Hi Karen! How nice to hear from you. And thank you for sharing some of your thoughts on both working AND volunteering. Plus I want to thank you for being there for all of us during this VERY difficult year of COVID. It surely shows dedication and compassion to stay with it when so many others were tempted to retire as soon as they can. Just based on what you shared I’m thinking you will be in great demand as a volunteer when the time comes. And as long as you stick to that directive to be “active, motivated and full filled,” you will be fine. And yes, it’s really gratifying to hear you are enjoying my writing. ~Kathy
Amanda @AnDweplant.com says
Hi Kathy another very interesting article and great feedback in the comments. I would be one of the folks who say that I do not volunteer. I have always used my time, energy and resources looking out for those in need. It could be something as simple as getting a co-worker to and from work and to her son’s activities when her car was down. Or transporting sick students home from the school where I worked when I found out their parents could not get off from work or did not have transportation. We have raised other children after our children were grown. We help family, friends, neighbors and strangers however we can. I began mentoring a student when she was 7 years old. We ended up ‘adopting’ the whole family of 6. Now eleven years later we are still close and they know they can always count on us. (Trust me we have seen them through some traumatic times.) Some things we just do naturally because the need is there. We serve others quietly not revealing to others all that we do. I have come across some who volunteer and want me to do what they do, the way they do it. I can only hope when I said I did not have time, they did not think any less of me. Now that I am retired my being busy includes time blogging, swimming, and playing with my retired friends, as well as helping out with my mother, calling and checking up on people, visiting and attending events for our children/grands, great grands, extended family, writing and sending packages to our 6 World Vision children, holding neighbors packages until they get home, encouraging others and enjoying that hubby of mine.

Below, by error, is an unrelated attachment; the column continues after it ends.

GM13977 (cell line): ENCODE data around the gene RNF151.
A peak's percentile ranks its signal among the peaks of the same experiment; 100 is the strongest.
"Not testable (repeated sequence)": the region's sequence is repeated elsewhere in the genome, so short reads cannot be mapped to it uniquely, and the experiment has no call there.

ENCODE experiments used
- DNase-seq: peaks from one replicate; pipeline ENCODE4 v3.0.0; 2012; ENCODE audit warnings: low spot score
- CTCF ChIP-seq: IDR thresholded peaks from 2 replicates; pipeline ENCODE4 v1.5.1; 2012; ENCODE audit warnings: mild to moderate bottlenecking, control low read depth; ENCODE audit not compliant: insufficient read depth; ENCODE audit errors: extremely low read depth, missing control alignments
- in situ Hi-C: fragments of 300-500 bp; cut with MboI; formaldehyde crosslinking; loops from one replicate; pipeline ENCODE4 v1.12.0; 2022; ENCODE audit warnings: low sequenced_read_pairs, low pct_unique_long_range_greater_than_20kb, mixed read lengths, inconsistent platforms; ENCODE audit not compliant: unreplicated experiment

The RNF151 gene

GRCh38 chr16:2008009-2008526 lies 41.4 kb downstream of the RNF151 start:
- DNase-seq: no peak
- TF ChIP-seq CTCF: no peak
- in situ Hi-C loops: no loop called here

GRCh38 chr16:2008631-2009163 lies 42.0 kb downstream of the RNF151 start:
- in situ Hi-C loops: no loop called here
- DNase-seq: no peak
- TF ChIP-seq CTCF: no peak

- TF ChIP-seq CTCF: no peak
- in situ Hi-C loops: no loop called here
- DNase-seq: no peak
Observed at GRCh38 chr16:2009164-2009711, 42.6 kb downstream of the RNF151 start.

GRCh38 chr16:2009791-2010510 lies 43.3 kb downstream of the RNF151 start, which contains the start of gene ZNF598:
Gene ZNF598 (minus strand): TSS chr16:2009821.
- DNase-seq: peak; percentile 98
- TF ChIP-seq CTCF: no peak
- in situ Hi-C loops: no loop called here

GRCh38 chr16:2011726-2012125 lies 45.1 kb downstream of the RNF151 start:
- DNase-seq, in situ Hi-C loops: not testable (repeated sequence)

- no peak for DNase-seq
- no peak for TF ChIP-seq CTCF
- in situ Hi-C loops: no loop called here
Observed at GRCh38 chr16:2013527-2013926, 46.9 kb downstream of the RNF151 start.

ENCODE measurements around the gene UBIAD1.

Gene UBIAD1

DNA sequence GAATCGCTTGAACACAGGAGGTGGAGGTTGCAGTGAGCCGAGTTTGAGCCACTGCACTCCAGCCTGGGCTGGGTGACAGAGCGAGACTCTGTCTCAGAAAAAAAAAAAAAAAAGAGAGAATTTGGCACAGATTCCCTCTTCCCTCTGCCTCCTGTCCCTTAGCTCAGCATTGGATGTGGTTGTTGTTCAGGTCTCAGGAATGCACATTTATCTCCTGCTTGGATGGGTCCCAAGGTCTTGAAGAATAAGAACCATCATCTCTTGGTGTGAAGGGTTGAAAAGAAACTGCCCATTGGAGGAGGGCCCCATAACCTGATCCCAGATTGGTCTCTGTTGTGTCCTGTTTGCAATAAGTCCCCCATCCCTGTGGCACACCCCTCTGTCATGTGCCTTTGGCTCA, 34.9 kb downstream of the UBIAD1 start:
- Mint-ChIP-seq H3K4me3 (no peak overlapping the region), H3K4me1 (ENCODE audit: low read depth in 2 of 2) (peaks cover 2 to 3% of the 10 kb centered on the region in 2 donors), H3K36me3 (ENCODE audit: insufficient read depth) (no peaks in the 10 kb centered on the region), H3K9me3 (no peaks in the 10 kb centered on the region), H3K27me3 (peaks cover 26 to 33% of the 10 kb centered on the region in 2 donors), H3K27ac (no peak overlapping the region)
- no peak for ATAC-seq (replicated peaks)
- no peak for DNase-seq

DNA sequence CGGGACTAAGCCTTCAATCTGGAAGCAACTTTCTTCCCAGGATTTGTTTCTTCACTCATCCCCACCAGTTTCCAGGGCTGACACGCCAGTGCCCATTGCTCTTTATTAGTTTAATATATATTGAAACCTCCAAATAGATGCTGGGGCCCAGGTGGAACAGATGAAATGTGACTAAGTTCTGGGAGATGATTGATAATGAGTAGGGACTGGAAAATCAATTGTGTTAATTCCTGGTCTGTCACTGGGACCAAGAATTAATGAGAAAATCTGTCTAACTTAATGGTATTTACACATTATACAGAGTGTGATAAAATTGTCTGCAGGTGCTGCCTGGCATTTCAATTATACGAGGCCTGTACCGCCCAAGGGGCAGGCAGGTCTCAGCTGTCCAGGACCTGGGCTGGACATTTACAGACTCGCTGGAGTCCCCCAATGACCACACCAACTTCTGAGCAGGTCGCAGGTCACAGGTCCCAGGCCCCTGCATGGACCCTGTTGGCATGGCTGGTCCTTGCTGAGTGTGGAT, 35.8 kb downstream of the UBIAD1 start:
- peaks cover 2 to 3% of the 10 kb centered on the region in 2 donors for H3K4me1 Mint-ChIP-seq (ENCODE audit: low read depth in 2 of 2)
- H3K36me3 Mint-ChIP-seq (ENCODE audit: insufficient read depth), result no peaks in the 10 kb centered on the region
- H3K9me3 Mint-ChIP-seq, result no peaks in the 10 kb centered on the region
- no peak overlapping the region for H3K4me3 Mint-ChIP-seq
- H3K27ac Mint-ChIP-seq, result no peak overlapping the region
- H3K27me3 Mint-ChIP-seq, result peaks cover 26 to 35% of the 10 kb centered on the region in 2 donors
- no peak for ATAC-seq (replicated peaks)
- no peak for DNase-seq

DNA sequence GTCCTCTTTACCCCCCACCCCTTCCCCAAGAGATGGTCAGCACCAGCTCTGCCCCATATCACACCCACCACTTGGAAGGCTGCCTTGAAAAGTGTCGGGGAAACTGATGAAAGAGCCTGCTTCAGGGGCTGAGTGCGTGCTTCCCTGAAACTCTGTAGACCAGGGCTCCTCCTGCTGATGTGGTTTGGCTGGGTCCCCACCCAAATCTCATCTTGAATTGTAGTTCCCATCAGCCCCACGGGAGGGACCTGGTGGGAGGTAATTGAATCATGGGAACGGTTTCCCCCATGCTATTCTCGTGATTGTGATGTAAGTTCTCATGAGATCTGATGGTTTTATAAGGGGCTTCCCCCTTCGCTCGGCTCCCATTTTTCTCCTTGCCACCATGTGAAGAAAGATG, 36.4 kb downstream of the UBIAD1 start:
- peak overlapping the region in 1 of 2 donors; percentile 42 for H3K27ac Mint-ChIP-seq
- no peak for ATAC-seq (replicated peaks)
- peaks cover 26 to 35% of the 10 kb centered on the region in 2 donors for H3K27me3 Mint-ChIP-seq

Kathy Gottberg says
Hi Amanda. Exactly.. Thank you for expressing so well the natural givingness of some people (and yes a lot of them are women) who “technically” don’t qualify as volunteers. But can you imagine the world without that in it? I can’t. Thank you for sharing how you freely participate in the world and all of us are fortunate that you do. And when I think about it…your version of giving is a “rightsized version of volunteering!” Thanks for that! ~Kathy
Tom from Sightings says